Here and Gone kept me on the edge of my seat throughout the
whole book. What would you do if a sheriff in the middle of nowhere pulled you
over with a trumped-up charge and took your children away? Then he claims there
were no children in your car. No one believes you—state police, FBI, media all
think you have killed your children.
Unlike many of today’s thrillers that are filled with
violence and farfetched scenarios, this is an intense, believable psychological
Clyde Barr is a Jack Reacher type character. But Erik Storey
doesn’t write as well as Lee Child. Barr is the only character in this novel
with much depth. The others are brushed over lightly. I liked the setting in
the desert of Utah on a Ute reservation. I could feel the dry heat and see the
The plot wasn’t bad with a motorcycle gang invading the reservation,
waiting for something. A bit too macho for my taste—too much violence. Barr
gets beat up a lot, but always survives.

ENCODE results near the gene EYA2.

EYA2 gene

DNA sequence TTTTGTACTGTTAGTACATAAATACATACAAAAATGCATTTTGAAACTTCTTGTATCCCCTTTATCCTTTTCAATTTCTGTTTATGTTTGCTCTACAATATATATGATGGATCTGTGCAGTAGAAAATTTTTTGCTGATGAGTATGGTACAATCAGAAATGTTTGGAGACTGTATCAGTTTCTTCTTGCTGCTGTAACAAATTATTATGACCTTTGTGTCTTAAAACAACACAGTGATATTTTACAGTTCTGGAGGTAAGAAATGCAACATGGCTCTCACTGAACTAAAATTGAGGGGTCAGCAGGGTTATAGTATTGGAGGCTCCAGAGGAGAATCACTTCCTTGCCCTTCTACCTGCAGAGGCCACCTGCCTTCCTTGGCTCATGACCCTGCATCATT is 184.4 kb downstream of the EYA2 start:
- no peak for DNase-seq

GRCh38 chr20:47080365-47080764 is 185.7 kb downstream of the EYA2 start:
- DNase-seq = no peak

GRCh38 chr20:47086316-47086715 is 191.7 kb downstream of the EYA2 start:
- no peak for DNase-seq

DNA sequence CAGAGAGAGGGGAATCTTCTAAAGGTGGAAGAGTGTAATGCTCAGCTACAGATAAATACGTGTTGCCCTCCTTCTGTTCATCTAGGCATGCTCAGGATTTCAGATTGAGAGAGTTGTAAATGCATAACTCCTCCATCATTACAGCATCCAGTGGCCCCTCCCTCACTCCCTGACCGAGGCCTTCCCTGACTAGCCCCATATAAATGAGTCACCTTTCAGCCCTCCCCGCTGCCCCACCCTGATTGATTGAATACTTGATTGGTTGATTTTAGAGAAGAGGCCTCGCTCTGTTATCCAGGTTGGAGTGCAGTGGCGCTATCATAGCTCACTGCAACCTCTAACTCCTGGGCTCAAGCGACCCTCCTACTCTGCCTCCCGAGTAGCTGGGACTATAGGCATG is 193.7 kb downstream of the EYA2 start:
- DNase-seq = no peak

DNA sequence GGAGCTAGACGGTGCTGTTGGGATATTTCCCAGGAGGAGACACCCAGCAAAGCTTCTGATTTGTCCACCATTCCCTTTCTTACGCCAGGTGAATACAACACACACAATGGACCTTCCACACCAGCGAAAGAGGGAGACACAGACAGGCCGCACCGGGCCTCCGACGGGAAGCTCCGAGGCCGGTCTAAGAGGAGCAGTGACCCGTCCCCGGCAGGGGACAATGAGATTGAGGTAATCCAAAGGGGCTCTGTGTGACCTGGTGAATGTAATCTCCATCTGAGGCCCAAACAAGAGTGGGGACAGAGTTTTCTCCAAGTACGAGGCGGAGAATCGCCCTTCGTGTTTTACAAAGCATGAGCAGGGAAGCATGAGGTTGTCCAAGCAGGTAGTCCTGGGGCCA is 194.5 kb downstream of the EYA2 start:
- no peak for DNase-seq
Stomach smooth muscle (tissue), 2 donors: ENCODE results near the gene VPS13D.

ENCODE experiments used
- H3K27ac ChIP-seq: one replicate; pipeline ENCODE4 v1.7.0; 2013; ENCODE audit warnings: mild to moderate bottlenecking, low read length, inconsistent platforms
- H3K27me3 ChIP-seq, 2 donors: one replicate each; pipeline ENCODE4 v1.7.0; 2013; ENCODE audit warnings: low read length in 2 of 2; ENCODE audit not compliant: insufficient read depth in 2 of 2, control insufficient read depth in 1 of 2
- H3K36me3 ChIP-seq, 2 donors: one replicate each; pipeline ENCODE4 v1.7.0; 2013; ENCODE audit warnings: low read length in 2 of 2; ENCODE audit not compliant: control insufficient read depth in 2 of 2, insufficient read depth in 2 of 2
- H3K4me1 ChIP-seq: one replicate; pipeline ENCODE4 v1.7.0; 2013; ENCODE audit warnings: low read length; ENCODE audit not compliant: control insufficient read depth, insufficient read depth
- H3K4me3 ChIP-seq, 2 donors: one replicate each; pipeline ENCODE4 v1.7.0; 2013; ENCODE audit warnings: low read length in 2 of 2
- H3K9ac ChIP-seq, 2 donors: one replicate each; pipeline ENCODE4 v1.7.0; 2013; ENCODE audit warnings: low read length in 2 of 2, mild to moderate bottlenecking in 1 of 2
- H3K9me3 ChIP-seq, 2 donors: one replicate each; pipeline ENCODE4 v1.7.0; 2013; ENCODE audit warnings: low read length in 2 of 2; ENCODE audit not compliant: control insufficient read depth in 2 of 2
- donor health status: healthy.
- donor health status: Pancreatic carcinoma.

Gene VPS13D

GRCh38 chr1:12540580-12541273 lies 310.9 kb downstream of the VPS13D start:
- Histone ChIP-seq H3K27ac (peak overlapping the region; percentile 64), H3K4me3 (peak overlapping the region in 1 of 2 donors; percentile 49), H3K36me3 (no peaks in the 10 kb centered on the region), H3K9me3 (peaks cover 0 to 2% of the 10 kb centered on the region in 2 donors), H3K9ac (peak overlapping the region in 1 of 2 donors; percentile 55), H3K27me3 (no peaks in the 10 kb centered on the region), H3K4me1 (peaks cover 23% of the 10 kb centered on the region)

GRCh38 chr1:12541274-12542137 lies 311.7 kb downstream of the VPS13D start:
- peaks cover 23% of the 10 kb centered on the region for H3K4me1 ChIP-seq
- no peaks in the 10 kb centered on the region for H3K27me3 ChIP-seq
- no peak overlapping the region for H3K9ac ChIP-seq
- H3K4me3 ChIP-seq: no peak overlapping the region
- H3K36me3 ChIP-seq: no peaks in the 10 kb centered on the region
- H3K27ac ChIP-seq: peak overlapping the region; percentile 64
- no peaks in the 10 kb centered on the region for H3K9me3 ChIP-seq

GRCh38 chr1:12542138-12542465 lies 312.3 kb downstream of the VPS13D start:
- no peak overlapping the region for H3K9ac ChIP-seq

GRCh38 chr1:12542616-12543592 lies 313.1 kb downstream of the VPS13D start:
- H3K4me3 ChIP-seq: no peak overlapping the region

The book kept my interest enough for me to finish it, but I
won’t be looking for another Erik Storey novel.
I heard of this book on public radio. Having suffered from
autoimmune diseases, I have a strong interest in the immune system, so I wanted
to read this book. I wanted to learn more, and
I did. The author packed a ton of information into the pages along with the
stories of four people. Huge strides made in the last few years in
understanding our immune system, but there is still more to be learned. One
thing I learned is how much of a balancing act is going on inside us.
A lot of science, but very readable.